UofL launches program to make college degree more affordable
January 4th, 2007
The University of Louisville is doing its part to fight rising higher education costs in Kentucky.
Starting this fall, the university plans to offer Cardinal Covenant, a program intended to make college attainable for Kentucky students who otherwise might not be able to go.
“We are promising students from low-income families that they can attend college and graduate debt-free if they follow certain rules,” said UofL President James Ramsey, who unveiled the program Jan. 4. It will go before UofL trustees Jan. 11 for final approval.
Cardinal Covenant is targeted to the 22.6 percent of Kentucky families who live at or below 150 percent of the federal poverty guideline, he said. Eligible students will receive the full cost of tuition, room, board and books until they graduate as long as they meet all program rules.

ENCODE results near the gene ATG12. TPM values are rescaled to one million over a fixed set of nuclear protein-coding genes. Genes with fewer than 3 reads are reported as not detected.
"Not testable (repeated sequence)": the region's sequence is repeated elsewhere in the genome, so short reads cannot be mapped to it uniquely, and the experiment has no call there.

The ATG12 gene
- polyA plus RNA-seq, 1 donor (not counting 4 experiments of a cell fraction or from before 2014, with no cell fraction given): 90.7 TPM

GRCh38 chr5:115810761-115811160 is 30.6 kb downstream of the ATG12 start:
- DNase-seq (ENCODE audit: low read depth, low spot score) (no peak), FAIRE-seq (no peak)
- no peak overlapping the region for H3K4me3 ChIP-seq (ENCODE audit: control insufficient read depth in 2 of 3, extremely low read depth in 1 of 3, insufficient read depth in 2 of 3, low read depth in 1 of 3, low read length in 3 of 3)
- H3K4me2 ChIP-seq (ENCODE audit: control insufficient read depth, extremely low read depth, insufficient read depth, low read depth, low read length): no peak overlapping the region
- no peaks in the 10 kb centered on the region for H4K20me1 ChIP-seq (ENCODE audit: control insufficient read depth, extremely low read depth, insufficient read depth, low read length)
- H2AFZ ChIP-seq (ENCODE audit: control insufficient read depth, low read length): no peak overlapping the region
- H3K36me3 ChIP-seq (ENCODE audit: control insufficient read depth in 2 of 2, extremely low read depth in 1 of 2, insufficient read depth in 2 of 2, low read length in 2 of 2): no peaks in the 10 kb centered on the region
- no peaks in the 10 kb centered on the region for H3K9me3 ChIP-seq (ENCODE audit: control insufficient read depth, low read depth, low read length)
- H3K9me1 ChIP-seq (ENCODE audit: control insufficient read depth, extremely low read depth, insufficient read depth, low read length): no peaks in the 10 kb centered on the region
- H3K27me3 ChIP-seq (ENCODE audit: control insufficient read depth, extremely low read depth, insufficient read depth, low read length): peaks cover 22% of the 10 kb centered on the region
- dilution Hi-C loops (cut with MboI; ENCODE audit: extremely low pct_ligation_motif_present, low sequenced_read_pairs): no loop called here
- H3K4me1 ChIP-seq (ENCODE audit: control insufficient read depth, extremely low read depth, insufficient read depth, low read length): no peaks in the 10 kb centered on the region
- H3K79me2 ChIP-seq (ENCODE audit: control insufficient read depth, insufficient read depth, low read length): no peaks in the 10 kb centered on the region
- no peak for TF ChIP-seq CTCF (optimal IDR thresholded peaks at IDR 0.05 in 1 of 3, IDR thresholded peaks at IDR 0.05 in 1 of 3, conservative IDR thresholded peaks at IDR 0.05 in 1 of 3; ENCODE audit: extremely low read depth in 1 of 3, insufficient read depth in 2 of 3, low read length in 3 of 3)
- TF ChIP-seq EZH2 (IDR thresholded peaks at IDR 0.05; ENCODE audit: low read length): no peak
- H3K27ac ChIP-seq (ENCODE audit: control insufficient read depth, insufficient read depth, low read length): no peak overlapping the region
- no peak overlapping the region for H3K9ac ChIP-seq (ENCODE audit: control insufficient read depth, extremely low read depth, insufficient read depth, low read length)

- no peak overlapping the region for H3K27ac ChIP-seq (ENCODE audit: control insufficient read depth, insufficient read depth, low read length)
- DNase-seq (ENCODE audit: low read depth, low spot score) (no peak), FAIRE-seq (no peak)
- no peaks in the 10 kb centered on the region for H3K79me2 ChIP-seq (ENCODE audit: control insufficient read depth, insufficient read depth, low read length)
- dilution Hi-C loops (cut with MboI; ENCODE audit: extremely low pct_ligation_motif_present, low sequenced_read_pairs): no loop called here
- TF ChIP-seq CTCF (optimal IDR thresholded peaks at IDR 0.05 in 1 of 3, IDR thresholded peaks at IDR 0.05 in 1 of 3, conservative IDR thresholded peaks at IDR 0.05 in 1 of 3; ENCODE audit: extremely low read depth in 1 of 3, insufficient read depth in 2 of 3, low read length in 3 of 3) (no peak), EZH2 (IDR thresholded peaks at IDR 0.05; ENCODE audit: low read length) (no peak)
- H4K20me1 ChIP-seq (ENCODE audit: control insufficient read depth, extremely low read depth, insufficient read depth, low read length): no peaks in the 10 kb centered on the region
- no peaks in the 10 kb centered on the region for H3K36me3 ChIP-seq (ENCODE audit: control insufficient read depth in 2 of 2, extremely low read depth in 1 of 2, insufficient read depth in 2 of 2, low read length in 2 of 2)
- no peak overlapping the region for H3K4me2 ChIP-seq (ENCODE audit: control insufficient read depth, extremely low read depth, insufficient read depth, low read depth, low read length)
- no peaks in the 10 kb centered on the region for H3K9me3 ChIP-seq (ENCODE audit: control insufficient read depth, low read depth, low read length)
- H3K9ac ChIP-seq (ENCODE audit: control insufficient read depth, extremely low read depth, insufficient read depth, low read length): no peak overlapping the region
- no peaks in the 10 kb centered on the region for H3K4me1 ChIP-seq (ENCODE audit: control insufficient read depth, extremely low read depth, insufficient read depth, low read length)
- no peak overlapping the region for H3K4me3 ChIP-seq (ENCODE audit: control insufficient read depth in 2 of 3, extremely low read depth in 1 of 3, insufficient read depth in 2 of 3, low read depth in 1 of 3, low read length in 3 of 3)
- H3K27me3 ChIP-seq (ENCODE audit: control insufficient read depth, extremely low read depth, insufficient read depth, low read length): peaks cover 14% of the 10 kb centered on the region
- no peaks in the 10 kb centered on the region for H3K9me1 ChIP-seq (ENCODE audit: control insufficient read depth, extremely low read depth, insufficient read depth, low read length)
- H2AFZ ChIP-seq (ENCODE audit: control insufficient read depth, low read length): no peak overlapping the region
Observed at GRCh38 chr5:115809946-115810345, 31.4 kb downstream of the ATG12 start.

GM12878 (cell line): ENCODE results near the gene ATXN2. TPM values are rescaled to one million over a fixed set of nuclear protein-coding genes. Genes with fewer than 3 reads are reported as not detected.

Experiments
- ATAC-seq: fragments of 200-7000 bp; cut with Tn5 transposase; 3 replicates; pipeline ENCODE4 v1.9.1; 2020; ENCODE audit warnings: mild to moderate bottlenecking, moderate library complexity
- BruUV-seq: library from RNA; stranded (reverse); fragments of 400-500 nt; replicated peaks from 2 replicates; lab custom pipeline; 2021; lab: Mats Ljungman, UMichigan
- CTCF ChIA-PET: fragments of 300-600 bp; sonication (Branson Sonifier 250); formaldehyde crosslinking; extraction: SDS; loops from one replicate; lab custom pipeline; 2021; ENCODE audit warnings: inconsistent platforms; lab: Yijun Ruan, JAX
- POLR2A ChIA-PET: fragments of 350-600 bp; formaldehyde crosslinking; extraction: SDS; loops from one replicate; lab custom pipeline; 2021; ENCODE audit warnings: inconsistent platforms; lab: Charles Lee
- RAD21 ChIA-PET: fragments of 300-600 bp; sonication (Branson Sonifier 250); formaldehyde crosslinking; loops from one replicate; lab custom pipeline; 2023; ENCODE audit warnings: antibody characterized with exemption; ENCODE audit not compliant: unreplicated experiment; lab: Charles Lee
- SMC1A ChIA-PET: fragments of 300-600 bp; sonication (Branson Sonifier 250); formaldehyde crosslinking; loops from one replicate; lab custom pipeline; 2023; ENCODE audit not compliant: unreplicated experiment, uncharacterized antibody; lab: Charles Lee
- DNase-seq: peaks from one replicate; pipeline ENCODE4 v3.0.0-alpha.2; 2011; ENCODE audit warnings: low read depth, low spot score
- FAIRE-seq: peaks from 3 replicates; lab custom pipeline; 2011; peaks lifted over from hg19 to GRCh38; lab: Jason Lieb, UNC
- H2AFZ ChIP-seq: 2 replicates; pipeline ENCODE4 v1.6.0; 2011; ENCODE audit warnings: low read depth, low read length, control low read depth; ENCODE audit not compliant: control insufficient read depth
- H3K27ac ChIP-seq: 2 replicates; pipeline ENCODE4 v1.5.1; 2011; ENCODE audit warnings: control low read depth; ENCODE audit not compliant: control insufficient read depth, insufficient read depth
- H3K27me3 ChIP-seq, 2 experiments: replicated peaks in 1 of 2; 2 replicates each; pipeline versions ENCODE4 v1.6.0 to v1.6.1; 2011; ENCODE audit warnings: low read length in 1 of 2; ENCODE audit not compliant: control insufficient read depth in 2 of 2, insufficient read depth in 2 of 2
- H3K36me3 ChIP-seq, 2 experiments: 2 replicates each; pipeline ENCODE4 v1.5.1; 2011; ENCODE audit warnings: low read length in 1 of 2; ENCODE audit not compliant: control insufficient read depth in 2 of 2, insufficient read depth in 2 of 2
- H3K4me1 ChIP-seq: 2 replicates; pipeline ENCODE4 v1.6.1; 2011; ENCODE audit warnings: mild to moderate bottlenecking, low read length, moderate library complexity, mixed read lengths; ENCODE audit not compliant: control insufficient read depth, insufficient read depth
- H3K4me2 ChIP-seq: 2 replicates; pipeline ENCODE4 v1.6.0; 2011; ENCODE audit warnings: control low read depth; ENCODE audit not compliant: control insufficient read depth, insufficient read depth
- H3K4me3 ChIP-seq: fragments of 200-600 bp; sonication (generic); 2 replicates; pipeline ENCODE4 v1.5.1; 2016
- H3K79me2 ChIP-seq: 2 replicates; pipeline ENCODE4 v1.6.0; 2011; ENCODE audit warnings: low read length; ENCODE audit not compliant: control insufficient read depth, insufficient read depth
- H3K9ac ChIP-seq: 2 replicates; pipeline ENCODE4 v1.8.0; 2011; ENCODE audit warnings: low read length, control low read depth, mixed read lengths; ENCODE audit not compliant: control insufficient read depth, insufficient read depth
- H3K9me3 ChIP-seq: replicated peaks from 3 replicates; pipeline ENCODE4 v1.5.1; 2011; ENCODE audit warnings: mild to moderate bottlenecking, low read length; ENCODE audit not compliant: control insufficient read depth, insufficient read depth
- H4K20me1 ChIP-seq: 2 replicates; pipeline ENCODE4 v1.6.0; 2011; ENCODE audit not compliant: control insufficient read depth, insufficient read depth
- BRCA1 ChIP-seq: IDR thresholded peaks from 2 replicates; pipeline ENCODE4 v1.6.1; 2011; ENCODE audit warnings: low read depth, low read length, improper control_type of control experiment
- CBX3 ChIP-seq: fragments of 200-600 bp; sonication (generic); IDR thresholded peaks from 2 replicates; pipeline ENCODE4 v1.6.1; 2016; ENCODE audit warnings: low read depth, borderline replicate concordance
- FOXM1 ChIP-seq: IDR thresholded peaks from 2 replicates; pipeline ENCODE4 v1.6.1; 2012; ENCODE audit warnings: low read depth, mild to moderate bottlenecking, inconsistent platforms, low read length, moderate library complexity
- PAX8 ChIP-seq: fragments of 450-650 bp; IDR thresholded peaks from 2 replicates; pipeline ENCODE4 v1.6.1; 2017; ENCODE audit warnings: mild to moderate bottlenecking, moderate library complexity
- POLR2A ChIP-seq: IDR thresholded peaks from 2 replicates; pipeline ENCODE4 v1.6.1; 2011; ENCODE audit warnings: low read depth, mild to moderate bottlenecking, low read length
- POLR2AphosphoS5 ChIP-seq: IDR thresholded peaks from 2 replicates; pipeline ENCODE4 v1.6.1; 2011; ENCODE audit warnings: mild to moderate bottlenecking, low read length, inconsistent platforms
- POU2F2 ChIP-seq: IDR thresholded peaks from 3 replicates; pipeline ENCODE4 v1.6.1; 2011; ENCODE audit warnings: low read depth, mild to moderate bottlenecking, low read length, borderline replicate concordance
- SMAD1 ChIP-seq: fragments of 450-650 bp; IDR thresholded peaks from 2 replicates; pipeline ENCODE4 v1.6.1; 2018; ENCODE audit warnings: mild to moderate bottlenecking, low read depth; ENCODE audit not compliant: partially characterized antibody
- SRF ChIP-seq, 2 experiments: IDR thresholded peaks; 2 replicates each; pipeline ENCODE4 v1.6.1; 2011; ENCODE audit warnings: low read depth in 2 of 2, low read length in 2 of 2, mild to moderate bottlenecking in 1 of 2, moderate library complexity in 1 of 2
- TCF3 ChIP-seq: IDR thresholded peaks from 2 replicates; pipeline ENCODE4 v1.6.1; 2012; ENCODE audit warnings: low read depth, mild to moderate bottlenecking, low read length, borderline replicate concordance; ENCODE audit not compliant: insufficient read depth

To qualify, students must:
- be Kentucky residents
- meet UofL admissions standards
- be accepted as new degree-seeking freshmen
- complete a Free Application for Federal Student Aid by March 15
- meet Pell Grant eligibility requirements
- be enrolled full-time (at least 12 hours)
- maintain satisfactory grades
- graduate within five years.
“Basically, we’re committing to making up the difference between the amount of their scholarships and grants and their actual college costs,” Ramsey said.
The university also will offer mentoring and advising for students in the program to help them succeed, and it will award federal work-study money to participating students so they can earn spending money while they are in college.
The program, the first of its kind in Kentucky, is modeled after the University of North Carolina’s Carolina Covenant program, which began in 2003.
UofL expects to enroll some 150 students in the program this fall at a first-year cost of about $250,000.